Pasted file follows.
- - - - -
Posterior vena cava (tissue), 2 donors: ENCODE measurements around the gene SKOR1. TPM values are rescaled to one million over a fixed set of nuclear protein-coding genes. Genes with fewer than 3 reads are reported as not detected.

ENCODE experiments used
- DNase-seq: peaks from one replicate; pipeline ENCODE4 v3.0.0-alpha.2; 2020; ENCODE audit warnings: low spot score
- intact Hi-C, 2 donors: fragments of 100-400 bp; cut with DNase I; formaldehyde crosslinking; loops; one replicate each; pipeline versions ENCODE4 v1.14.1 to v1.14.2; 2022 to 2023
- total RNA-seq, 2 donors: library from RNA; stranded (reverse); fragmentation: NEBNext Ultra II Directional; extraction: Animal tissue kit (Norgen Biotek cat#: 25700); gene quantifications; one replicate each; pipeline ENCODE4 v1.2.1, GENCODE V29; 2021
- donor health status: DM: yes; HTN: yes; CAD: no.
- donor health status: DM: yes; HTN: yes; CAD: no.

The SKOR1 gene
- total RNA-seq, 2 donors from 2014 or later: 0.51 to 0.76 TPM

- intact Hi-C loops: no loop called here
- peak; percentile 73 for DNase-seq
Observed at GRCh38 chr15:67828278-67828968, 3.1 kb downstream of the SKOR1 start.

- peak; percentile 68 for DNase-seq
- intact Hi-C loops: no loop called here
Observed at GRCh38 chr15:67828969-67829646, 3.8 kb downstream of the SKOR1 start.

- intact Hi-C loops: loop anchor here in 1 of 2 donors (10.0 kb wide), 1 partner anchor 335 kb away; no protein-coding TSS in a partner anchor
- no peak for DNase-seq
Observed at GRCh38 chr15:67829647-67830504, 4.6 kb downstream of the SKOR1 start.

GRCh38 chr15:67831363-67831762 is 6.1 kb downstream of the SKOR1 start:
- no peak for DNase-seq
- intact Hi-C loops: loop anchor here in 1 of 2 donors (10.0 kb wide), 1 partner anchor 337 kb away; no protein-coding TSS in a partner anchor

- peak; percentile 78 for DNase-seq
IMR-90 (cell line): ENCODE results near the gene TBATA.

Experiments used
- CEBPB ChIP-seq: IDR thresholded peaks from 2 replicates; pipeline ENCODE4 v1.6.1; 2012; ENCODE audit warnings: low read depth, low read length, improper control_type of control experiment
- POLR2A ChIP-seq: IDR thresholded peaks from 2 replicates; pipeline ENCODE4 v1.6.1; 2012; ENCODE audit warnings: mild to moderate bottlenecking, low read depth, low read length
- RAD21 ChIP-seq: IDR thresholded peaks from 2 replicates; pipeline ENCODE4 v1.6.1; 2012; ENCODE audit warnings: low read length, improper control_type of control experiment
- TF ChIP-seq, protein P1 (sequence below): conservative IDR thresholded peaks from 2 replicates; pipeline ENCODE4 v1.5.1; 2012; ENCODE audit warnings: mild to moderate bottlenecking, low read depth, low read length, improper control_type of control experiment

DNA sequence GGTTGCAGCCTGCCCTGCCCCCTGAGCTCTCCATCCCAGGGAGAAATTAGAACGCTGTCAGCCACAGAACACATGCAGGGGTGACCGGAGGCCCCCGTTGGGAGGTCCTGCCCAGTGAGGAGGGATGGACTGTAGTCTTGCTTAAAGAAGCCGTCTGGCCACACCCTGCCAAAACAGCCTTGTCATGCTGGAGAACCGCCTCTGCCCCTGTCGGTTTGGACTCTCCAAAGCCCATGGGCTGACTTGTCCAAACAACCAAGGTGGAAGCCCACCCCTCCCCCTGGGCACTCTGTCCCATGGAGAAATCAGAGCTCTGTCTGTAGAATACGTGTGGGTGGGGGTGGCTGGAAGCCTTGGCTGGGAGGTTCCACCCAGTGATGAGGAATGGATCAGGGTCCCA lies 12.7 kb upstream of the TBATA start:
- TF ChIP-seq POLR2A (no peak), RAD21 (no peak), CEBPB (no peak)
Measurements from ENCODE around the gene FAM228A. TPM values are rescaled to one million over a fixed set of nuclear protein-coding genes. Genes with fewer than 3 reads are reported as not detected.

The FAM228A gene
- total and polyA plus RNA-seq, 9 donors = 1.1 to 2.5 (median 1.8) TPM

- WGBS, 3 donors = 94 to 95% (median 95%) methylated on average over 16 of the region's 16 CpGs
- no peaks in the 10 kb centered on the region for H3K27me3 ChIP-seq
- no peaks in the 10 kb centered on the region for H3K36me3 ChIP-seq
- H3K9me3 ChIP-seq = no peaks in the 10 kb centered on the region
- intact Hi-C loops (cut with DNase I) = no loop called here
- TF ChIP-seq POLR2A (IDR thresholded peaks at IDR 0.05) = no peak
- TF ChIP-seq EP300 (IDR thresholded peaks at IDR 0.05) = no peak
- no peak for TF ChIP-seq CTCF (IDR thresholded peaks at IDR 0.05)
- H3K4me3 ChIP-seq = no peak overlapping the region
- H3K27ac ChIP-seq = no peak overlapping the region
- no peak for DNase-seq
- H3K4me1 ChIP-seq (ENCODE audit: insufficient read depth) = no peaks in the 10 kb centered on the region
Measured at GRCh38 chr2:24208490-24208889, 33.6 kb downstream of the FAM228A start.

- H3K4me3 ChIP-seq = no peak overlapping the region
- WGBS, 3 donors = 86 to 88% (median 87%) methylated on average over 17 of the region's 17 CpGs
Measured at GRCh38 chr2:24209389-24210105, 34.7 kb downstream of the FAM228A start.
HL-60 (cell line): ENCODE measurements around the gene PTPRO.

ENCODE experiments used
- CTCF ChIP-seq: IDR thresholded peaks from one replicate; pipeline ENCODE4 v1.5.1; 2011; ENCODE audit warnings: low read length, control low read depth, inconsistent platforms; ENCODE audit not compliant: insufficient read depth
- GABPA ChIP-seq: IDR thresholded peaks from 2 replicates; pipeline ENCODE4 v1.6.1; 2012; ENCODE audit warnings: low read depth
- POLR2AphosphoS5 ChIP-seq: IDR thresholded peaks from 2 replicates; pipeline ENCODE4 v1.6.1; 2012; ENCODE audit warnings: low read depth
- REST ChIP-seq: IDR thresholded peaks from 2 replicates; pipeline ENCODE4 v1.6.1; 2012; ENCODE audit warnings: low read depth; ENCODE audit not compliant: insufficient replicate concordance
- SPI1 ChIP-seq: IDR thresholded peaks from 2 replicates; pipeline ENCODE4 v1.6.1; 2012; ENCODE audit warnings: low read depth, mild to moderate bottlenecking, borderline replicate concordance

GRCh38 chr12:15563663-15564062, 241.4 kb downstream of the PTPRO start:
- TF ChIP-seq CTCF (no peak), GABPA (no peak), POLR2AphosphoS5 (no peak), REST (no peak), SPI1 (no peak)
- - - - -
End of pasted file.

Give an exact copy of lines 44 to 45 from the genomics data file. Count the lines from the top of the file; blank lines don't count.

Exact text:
- no peak for DNase-seq
- H3K4me1 ChIP-seq (ENCODE audit: insufficient read depth) = no peaks in the 10 kb centered on the region